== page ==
Of course, we also owe much that is bad to philosophies of science that mistake those scientific parts for the whole, as the thinness of modern reality reveals. Earlier this year, Richard Dawkins reiterated his insistence that bringing up children religiously is a kind of “child abuse.” But I worry more about the rest of us in our modern culture — we children of science, brought up by anti-religious dogmatists in narrow, cramped little doctrines. No art, no richness, no sense of living symbols, nothing poetic, nothing sacramental: That is a truer kind of child abuse — a thinning of the experienced world, a willed privation.

It is only when I encounter the anti-religious adherents of this impoverished philosophy of science that an evangelizing impulse swells in me. Come, I want to say to them, and meet the flower lady down on the corner. She sells angiosperms of the tribe Anthemideae — but you can call them mums, and in the true floriography of courtship, a red one means “I love.” Come, I want to say, and see this green marble stone for what is: recrystalized limestone, dolomite protolith tinged with serpentine, and within it waits an image of the Blessed Virgin, needing only a sculptor’s hand.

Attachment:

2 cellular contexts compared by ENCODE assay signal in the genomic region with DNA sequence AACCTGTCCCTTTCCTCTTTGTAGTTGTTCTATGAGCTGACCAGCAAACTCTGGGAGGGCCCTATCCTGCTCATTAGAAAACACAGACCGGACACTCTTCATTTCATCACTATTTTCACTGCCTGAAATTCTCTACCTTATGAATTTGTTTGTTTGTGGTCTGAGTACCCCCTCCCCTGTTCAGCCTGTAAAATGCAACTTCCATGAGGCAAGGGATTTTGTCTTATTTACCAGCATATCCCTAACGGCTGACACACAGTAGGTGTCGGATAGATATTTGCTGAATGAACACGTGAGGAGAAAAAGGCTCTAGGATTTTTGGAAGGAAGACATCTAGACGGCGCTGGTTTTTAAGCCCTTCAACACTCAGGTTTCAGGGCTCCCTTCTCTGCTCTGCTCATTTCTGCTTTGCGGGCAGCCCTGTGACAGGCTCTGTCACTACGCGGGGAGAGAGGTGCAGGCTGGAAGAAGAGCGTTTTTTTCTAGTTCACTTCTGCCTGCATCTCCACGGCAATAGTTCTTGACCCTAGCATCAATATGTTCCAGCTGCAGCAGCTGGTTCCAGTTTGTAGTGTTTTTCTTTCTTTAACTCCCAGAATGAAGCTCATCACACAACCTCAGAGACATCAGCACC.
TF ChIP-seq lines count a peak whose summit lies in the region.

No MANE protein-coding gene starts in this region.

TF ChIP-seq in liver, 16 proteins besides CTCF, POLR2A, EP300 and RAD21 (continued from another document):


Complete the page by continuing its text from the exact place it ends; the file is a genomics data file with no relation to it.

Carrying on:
That granite up along the river banks, as well: feldspar, tectosilicate, quartz, amphibole — a poem in every word. No contradiction, no small-mindedness, no cheap escape through relativism and double truth. The recursion of the fractals in the edges of those sheep-like clouds, meadowed in the blue sky, transcribes strange messages of God’s creation. Every Carlos Gómez triple illustrates the Trinity, and each Elvis Andrus sacrifice bunt testifies to faith. Your father’s ghost walks beside you, along the cracked sidewalks, and the angels are hovering near.

Come, leave the city, walk out in the fields, and see the night’s vast planetarium for what it is — the stars dancing in their formal Newtonian quadrillions, in honor of God’s order, even while Aries fears for his golden fleece and Andromeda longs for rescue. The world is graced with magic and wonder, Christ’s sacrifice pours through creation, and infinity lives in a grain of sand. All truths blend toward the one truth. Come, we were blind, but now, if only we open our eyes, we see.


Joseph Bottum, a contributing editor at the Weekly Standard, is an essayist and the author of numerous works of poetry and fiction. His book An Anxious Age: The Post-Protestant Ethic and the Spirit of America will be published by Image/Random House in 2014.

Joseph Bottum, "Disenchantment and Its Discontents," The New Atlantis, Number 39, Summer 2013, pp. 74-79.